When I was a flight attendant, I sometimes worked in Europe for weeks without coming home. I didn’t realize how much I missed the American flag until I passed the American embassy in a cab. I got tears in my eyes at the sight of the red, white and blue rippling in the breeze. Until that moment, it hadn’t occurred to me that I was a patriot.
Many years later, my daughter joined the Marines. I came to be acutely aware of the cost of keeping our flag flying. I met with mothers of other Marines, shared their pride in their amazing, dedicated sons and daughters, and was there for them when pain and tragedy befell them.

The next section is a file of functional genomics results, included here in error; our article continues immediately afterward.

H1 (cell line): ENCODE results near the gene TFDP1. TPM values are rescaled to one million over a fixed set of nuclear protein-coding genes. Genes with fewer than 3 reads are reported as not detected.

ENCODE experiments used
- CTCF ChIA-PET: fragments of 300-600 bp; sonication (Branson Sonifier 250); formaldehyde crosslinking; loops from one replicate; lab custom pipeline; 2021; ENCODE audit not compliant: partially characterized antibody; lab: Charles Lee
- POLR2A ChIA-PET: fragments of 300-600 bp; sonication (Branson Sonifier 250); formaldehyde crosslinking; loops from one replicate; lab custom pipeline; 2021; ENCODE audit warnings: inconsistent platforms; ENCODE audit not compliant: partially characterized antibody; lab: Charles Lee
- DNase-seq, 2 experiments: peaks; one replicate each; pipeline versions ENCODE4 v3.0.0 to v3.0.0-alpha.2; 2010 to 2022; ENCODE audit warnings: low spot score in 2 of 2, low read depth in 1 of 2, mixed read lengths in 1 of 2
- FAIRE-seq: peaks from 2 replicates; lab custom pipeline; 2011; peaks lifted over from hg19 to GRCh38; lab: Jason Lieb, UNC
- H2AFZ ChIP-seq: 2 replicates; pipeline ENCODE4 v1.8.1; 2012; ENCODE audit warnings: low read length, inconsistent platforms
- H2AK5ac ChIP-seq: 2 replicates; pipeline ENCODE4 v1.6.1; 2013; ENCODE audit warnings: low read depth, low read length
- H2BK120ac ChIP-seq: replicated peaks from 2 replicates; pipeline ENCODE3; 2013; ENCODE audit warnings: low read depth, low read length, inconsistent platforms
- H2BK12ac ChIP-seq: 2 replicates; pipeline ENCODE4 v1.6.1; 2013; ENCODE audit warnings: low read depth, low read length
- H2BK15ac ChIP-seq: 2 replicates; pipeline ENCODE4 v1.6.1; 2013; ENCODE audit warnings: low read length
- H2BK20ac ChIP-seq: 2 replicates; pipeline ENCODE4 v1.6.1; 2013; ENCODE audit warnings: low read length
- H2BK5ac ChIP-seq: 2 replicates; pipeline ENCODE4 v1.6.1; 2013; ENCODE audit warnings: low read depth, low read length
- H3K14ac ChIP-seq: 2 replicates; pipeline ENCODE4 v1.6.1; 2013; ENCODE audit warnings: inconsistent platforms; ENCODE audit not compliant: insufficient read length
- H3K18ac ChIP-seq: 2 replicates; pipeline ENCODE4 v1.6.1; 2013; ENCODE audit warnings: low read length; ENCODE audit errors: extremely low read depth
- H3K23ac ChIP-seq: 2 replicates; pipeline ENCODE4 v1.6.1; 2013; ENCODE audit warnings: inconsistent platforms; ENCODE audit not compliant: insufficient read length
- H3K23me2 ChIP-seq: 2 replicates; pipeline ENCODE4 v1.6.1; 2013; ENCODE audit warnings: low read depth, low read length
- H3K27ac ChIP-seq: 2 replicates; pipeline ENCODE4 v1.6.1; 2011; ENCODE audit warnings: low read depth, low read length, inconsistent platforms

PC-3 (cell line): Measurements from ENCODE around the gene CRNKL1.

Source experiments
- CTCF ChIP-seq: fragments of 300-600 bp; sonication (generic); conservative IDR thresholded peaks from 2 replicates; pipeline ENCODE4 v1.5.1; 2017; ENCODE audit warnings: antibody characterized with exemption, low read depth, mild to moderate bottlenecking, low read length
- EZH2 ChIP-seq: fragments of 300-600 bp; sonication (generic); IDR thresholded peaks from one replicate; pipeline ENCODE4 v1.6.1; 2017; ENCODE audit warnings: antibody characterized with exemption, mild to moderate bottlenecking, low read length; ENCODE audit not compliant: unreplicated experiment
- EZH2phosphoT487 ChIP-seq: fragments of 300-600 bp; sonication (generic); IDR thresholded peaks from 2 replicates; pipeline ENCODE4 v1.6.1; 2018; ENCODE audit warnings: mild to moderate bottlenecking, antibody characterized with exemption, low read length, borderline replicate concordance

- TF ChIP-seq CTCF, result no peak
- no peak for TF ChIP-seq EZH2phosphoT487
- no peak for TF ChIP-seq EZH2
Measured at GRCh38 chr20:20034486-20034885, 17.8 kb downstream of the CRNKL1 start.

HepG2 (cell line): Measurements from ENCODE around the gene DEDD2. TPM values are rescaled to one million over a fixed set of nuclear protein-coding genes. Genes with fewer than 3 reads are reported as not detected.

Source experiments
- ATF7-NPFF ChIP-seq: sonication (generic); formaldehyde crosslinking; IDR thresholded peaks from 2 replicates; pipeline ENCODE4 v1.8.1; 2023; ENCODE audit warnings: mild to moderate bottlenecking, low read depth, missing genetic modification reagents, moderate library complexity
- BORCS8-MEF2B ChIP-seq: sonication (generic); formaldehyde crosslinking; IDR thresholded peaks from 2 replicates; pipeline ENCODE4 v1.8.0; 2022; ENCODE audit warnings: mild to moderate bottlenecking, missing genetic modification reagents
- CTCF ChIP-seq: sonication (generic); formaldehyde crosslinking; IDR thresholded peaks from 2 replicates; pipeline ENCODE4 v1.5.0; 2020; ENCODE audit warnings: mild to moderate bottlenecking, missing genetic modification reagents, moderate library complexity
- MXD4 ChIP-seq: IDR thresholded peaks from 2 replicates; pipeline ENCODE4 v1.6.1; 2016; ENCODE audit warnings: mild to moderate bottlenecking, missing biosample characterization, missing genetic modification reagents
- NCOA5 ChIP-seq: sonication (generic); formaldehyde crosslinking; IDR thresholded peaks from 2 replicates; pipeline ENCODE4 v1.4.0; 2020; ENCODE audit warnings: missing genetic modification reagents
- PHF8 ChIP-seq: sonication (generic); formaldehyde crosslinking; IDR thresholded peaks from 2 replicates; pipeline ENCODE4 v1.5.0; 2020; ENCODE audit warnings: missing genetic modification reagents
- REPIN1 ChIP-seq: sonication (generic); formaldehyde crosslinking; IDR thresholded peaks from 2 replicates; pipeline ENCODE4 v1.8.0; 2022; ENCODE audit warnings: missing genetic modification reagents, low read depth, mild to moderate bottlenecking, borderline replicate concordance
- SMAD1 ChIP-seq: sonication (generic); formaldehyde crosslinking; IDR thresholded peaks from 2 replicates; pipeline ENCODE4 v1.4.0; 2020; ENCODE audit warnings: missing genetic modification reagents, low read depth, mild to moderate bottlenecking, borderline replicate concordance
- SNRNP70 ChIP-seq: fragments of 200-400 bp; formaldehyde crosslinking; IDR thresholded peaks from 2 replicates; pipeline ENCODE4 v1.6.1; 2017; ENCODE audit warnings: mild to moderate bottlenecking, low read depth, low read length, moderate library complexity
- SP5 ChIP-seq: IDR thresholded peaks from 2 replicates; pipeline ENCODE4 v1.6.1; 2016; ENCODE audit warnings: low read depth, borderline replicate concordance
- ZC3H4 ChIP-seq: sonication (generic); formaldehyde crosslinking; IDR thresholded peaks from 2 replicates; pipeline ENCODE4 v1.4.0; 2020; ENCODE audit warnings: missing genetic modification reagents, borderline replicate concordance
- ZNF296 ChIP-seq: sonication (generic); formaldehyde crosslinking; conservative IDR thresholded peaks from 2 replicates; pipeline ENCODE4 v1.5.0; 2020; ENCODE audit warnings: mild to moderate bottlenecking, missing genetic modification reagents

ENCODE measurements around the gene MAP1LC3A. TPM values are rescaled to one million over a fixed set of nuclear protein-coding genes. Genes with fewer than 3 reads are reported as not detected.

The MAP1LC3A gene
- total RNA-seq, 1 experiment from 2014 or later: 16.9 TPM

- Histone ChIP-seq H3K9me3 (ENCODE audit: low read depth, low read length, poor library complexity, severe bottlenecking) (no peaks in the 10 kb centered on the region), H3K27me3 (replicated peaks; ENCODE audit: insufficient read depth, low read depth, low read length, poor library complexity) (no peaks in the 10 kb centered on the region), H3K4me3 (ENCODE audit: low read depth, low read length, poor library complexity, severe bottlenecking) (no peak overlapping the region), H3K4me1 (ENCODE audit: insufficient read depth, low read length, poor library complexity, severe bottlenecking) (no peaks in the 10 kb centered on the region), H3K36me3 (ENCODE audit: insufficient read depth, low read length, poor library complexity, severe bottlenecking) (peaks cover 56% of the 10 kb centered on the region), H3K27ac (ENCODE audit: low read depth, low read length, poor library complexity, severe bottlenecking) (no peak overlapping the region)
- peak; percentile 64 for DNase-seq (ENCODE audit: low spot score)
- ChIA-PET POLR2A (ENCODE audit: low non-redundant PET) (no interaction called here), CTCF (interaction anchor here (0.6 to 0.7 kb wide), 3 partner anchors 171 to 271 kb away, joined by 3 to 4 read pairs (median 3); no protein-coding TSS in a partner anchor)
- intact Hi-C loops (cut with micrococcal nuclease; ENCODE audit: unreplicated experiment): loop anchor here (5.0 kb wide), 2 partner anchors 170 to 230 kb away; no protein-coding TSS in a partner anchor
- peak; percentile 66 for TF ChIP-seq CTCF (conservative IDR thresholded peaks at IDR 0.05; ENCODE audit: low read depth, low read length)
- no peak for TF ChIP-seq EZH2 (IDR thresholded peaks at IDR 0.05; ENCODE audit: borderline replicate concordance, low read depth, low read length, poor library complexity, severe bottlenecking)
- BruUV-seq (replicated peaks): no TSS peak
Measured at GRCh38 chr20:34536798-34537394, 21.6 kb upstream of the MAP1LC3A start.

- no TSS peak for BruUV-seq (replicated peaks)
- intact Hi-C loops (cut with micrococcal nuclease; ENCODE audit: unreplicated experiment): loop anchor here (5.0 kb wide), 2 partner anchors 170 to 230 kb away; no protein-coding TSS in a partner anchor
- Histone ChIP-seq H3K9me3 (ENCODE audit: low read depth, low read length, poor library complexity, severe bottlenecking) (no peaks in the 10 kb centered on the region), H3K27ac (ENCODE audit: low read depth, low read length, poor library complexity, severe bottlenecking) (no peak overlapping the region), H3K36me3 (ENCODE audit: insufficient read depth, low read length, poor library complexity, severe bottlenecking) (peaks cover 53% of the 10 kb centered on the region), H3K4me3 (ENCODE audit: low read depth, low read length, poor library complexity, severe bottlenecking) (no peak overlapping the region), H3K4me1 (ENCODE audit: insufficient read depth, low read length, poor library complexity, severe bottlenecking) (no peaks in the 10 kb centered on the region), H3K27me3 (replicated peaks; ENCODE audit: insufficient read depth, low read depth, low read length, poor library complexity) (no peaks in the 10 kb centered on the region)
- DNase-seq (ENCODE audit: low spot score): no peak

I am bemused that the definition of patriot has come to mean someone with certain political and religious affiliations. I don’t belong to the groups normally associated with “patriotism.” I don’t even talk about it much. I didn’t plan it or choose it, it’s just there in my heart. I love our beautiful, flawed country and I’m fiercely proud of our flag.
A faded or tattered American flag flying on a home or a business makes me sad. I try to contact people to respectfully ask them to take it down or replace it. No one has told me to mind my own business. I guess that’s because they know that, in a way, I am.